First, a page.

April 24, 2023
McCarthy Goes After Most Vulnerable Americans as Condition for Raising the Debt Ceiling
Speaker Kevin McCarthy has released a plan to raise the national debt limit by $1.5 trillion in exchange for an array of drastic budget cuts across dozens of domestic programs, setting off a frantic attempt in the House to gather GOP votes. The Republican proposal includes familiar targets for conservatives: Medicaid and SNAP (food stamps), both of which are lifelines for older Americans.
One way to cut funding is to institute additional work requirements on recipients for both Medicaid and SNAP. Overall, the deep cuts to Medicaid would dramatically affect 8 million seniors’ health care.
Estimates say that more than 2 million people would lose health coverage completely by failing to meet the Medicaid work requirement, sometimes for administrative reasons. The Congressional Budget Office has previously estimated that requiring non-disabled, non-elderly childless adults to work in order to receive Medicaid benefits would reduce the program’s spending by $135 billion over 10 years.
However, the proposal ignores the fact that voters in state after state, when asked whether they should expand Medicaid to working-age, childless adults to give more people access to health insurance, have voted in favor of doing so. People who don’t have employer-based insurance, but whose income is too high for them to qualify for Medicaid under stricter means testing, can get health coverage through Medicaid through the Affordable Care Act. Many of these adults are working in full-time jobs that do not provide health insurance.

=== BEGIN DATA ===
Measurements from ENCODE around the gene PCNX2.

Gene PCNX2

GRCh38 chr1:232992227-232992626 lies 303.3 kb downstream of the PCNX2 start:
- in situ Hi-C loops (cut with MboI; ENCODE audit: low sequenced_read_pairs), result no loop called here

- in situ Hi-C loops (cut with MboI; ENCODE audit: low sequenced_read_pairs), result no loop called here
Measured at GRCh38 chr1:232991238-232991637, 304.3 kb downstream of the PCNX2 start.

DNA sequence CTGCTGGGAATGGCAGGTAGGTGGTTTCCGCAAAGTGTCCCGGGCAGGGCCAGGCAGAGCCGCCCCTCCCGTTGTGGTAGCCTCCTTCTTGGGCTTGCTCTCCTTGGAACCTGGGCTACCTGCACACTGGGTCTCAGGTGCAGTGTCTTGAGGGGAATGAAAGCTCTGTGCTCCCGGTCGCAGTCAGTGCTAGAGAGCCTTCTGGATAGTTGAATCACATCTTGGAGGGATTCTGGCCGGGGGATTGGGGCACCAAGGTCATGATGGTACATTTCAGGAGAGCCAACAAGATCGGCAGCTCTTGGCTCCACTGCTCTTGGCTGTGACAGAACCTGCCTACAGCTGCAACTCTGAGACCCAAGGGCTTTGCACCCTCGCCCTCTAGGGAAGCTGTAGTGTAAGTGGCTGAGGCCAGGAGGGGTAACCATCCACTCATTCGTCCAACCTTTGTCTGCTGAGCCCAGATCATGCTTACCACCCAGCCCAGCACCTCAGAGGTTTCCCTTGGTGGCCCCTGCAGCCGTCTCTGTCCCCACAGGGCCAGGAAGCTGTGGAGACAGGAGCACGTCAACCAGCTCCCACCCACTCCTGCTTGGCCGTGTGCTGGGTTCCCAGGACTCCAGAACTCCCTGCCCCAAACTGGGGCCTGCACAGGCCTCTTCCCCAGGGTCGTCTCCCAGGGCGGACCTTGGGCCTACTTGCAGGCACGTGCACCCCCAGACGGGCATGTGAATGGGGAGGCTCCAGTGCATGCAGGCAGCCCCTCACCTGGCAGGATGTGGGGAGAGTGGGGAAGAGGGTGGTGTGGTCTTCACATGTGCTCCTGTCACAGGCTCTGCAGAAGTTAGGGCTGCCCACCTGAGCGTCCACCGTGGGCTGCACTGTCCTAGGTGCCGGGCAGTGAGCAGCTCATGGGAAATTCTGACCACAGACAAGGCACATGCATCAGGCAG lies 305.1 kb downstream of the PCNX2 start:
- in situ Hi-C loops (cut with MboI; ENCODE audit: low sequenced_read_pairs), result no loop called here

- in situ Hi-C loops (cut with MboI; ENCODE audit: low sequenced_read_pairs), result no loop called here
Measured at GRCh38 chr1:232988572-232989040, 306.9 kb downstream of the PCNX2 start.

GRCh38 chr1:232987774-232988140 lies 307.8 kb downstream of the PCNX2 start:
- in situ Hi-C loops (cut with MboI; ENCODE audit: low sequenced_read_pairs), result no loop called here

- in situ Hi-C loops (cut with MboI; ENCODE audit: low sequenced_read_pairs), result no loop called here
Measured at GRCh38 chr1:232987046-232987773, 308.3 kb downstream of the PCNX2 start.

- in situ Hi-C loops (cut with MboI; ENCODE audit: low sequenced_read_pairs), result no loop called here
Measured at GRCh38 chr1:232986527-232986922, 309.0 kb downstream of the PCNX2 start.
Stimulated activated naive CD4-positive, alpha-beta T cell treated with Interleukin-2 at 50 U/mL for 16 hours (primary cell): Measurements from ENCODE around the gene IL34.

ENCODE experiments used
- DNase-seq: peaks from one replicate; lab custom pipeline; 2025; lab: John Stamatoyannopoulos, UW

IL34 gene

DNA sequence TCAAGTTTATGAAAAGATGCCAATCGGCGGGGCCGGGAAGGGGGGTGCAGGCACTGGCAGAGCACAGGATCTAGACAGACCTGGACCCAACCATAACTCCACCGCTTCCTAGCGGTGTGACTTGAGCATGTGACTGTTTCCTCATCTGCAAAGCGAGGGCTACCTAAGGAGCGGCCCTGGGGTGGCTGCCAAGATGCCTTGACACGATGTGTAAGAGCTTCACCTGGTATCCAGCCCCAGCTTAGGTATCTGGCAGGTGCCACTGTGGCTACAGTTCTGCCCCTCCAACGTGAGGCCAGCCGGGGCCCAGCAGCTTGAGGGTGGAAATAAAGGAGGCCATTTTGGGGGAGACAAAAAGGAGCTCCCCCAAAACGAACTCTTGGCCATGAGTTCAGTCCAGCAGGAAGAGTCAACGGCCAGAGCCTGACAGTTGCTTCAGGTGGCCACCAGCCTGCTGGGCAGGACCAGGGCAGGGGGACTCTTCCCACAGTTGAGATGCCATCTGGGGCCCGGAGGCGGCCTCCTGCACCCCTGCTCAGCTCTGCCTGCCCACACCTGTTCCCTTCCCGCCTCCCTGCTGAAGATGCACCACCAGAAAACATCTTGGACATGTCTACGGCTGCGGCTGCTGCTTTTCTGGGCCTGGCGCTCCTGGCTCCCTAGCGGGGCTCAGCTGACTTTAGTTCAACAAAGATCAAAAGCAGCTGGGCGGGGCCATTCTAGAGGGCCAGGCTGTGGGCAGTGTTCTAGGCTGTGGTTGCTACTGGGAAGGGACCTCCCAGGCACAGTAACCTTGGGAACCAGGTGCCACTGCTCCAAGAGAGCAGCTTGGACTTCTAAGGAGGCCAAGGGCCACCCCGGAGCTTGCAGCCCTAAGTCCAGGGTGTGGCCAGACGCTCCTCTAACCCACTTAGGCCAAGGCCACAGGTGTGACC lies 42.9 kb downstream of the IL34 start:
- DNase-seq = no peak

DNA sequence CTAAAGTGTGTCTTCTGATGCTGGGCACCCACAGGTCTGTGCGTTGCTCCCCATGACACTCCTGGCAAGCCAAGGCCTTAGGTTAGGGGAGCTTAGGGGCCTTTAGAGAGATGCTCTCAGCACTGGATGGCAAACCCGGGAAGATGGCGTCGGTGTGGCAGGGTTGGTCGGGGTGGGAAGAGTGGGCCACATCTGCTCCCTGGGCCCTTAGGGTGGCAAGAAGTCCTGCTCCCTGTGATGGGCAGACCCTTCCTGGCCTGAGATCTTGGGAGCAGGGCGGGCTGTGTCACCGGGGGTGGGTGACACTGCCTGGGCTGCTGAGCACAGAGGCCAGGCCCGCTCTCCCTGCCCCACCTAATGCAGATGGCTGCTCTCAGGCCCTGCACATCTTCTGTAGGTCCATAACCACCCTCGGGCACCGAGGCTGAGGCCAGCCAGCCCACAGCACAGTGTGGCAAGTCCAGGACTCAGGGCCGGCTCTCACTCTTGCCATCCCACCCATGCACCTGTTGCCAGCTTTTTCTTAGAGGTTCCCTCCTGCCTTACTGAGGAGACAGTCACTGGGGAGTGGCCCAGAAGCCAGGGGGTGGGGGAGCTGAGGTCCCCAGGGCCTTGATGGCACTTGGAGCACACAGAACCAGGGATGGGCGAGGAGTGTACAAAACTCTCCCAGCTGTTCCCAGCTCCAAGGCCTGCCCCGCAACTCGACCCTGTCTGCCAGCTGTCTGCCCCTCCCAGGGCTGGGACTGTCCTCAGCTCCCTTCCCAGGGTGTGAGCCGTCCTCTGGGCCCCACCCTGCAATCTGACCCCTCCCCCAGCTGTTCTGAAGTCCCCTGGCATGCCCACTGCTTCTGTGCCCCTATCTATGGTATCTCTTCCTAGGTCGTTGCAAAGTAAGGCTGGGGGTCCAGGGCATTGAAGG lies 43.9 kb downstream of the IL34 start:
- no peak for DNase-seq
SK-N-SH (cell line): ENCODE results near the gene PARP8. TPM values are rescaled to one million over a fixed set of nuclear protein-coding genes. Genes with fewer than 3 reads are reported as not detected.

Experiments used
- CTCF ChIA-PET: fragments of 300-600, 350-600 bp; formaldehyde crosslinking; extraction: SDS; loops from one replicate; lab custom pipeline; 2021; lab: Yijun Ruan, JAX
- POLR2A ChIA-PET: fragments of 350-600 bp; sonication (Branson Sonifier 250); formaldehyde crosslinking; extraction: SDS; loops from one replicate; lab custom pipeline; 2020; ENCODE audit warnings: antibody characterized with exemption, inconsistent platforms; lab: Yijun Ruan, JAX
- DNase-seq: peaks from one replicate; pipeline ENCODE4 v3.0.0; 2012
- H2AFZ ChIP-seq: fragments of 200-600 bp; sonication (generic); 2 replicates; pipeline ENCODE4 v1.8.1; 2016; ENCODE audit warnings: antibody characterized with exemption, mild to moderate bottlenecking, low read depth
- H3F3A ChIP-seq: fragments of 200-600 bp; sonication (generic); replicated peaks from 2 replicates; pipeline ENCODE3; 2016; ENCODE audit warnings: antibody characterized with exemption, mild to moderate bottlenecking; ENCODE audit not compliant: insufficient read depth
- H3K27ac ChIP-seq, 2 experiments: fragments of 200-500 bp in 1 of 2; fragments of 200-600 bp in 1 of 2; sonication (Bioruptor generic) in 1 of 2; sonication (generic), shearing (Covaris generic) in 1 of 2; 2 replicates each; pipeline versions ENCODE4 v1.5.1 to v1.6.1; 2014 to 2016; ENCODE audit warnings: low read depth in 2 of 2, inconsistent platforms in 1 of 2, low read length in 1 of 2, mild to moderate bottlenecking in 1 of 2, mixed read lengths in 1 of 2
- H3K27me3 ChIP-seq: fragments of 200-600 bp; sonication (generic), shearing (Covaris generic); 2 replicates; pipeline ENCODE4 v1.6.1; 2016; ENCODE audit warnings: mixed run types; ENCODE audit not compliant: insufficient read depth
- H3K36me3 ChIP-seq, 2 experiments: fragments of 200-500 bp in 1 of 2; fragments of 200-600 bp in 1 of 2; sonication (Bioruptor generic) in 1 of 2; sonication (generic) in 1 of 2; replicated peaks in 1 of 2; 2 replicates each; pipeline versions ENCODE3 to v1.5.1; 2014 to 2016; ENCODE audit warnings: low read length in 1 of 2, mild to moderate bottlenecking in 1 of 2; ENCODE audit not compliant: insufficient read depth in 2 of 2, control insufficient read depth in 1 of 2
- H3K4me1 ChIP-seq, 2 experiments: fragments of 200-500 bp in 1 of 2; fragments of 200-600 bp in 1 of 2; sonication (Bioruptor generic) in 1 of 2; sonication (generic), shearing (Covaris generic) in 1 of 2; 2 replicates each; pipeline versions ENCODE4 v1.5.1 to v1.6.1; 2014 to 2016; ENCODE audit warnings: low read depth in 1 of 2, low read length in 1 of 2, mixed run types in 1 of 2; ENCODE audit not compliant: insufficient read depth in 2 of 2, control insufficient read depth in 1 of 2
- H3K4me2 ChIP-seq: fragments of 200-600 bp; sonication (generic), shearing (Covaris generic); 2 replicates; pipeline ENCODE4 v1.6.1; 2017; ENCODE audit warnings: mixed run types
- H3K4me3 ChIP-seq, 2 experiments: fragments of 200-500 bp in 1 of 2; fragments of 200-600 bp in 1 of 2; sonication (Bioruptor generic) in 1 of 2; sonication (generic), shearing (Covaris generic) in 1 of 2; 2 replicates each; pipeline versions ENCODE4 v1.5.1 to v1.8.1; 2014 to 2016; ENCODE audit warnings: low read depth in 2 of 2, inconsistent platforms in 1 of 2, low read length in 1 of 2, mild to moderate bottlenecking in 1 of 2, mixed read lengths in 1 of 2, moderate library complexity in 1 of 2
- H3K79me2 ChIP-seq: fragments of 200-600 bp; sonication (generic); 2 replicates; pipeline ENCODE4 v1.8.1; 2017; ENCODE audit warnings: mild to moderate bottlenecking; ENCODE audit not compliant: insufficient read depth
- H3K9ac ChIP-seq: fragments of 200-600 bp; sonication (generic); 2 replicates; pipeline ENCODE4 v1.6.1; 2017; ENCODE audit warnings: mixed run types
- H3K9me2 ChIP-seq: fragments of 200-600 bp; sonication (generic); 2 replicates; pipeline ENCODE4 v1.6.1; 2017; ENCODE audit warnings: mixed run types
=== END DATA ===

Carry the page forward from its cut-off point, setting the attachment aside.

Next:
The House’s work requirement proposal — called a “community engagement” requirement in the bill’s text — would roll back those coverage gains by requiring many recipients to be working, looking for work, or participating in another kind of community service. Children under 18, adults over 56, people with mental or physical disabilities, and parents of dependent children would be exempted.
In Arkansas, where implementation of a work requirement was eventually blocked by a court order, nearly 17,000 people lost coverage after the requirement was put in place. Analyses later found that the policy didn’t lead to an improvement in Medicaid beneficiaries’ economic status; they simply became uninsured.
“There is a major risk for House Republicans if they continue down this path of destruction,” said Joseph Peters, Jr., Secretary-Treasurer of the Alliance. “Medicaid spending cuts are deeply unpopular with both the American public and lawmakers. Two-thirds of Americans oppose cutting Medicaid’s spending.”